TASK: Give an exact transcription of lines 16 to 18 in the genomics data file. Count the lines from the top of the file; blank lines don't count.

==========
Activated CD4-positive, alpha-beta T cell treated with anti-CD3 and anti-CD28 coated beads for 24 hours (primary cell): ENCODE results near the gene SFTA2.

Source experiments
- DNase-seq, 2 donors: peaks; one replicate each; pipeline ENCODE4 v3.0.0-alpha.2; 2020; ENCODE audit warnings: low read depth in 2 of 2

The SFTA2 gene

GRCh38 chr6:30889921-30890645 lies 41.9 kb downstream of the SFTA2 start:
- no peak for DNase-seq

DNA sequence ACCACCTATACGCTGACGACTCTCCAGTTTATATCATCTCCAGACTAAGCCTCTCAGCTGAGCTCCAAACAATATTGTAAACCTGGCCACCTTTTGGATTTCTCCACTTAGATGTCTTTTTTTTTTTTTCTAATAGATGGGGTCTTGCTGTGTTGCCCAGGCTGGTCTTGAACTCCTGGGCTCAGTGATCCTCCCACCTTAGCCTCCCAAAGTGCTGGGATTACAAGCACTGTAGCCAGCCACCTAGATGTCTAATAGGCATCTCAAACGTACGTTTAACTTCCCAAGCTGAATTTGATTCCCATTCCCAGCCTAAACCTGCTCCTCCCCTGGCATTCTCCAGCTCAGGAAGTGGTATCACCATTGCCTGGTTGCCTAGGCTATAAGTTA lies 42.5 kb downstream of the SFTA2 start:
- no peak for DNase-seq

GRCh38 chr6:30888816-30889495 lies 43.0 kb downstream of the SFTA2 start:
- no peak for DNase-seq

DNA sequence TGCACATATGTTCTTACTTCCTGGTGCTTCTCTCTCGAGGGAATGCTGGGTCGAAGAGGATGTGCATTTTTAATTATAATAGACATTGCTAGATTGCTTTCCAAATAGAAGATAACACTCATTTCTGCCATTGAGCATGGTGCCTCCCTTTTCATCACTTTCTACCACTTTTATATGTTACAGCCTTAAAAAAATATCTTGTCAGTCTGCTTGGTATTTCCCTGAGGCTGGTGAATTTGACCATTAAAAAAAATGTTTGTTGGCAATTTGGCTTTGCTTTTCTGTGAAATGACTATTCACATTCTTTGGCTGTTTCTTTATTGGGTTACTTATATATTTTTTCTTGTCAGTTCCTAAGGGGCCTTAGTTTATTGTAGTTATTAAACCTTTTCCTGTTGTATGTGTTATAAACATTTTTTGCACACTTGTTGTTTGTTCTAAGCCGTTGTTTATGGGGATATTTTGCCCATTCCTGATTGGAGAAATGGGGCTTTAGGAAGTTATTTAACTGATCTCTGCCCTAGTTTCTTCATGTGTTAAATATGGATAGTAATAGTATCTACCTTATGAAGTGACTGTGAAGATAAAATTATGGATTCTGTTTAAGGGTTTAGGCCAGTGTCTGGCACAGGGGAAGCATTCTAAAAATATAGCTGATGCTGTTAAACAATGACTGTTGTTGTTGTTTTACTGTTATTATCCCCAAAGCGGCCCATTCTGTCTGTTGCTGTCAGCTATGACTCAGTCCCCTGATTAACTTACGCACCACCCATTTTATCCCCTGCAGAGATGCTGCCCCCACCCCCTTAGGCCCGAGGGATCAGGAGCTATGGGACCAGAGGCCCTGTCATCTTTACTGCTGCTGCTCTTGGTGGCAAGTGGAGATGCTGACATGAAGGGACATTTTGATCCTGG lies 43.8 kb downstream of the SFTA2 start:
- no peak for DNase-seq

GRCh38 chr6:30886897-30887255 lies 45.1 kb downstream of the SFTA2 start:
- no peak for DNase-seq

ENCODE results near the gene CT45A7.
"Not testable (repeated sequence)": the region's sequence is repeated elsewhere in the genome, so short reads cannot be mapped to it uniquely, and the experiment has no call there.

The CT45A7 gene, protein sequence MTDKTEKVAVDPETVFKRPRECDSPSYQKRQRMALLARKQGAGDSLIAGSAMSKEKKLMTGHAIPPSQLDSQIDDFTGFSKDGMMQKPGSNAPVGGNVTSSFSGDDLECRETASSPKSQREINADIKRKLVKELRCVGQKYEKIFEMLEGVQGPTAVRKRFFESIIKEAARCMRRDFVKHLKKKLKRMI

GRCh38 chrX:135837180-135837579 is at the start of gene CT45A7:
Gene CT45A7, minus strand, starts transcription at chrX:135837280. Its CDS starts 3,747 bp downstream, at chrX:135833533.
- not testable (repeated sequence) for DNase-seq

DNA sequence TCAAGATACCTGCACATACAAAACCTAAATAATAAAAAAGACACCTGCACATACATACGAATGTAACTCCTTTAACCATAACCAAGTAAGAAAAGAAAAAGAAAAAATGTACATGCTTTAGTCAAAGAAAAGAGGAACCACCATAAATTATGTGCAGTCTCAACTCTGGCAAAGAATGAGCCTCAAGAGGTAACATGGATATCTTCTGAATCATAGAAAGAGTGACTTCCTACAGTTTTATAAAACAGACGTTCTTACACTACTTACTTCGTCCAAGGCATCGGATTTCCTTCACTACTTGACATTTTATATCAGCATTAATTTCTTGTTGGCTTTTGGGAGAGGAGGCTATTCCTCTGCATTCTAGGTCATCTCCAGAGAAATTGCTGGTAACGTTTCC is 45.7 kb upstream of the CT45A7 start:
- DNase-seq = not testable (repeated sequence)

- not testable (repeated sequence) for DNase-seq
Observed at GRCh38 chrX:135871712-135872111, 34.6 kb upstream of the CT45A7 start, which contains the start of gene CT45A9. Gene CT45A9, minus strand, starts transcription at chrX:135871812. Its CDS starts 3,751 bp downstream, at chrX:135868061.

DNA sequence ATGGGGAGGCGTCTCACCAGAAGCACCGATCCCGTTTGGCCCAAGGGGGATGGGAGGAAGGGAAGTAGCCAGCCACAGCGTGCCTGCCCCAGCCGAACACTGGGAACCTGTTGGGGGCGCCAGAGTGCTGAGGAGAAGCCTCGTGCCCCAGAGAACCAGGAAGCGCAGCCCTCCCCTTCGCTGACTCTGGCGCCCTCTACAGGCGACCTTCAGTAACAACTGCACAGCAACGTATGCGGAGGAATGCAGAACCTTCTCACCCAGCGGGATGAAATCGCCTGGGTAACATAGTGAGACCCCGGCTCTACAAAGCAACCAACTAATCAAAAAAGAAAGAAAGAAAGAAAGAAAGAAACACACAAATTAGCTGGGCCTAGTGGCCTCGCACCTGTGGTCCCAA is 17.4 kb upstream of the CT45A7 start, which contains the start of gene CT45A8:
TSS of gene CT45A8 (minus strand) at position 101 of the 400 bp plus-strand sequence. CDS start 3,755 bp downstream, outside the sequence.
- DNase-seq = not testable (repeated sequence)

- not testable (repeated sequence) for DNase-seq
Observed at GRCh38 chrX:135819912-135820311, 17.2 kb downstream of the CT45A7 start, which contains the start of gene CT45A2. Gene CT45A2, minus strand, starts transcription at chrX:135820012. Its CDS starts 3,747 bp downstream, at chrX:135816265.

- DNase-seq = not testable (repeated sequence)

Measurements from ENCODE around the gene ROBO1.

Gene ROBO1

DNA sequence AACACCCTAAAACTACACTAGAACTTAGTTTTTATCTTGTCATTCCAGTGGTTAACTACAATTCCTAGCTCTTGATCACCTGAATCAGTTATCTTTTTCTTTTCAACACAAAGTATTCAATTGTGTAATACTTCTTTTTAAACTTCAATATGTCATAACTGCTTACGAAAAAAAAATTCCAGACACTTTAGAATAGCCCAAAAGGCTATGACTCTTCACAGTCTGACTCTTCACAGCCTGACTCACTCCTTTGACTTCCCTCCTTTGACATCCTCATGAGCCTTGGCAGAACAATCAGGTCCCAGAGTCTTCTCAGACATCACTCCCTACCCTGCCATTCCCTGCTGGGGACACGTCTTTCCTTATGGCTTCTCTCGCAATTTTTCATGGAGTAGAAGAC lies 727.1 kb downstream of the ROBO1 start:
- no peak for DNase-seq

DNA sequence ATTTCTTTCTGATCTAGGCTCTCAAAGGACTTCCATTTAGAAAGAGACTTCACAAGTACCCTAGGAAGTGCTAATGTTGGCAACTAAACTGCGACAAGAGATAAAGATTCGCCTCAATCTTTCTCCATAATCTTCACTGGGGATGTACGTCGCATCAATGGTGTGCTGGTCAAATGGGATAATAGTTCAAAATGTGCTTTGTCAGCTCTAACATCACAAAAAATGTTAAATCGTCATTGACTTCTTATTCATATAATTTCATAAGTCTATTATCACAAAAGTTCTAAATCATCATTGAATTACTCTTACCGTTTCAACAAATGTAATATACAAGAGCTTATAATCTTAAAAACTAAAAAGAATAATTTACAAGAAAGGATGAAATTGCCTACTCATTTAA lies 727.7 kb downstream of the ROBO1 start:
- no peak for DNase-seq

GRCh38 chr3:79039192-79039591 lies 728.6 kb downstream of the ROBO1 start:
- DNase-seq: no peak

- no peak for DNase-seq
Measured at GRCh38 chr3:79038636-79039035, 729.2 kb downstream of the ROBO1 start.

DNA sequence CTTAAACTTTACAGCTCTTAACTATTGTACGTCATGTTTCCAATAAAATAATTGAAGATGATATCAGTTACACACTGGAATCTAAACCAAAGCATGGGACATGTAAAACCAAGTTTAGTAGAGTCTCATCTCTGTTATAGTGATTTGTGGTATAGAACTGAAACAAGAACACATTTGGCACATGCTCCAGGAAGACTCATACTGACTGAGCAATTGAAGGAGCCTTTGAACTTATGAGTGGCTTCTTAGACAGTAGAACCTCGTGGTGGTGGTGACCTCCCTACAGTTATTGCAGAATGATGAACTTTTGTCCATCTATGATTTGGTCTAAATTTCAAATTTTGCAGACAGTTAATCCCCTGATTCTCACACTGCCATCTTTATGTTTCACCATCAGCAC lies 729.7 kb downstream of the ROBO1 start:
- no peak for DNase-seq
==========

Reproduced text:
"Not testable (repeated sequence)": the region's sequence is repeated elsewhere in the genome, so short reads cannot be mapped to it uniquely, and the experiment has no call there.

The CT45A7 gene, protein sequence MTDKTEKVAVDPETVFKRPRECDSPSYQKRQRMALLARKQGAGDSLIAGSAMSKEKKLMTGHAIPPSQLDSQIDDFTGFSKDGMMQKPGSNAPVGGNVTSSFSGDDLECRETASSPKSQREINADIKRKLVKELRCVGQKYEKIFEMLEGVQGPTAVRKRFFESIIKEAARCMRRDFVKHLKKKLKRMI

GRCh38 chrX:135837180-135837579 is at the start of gene CT45A7: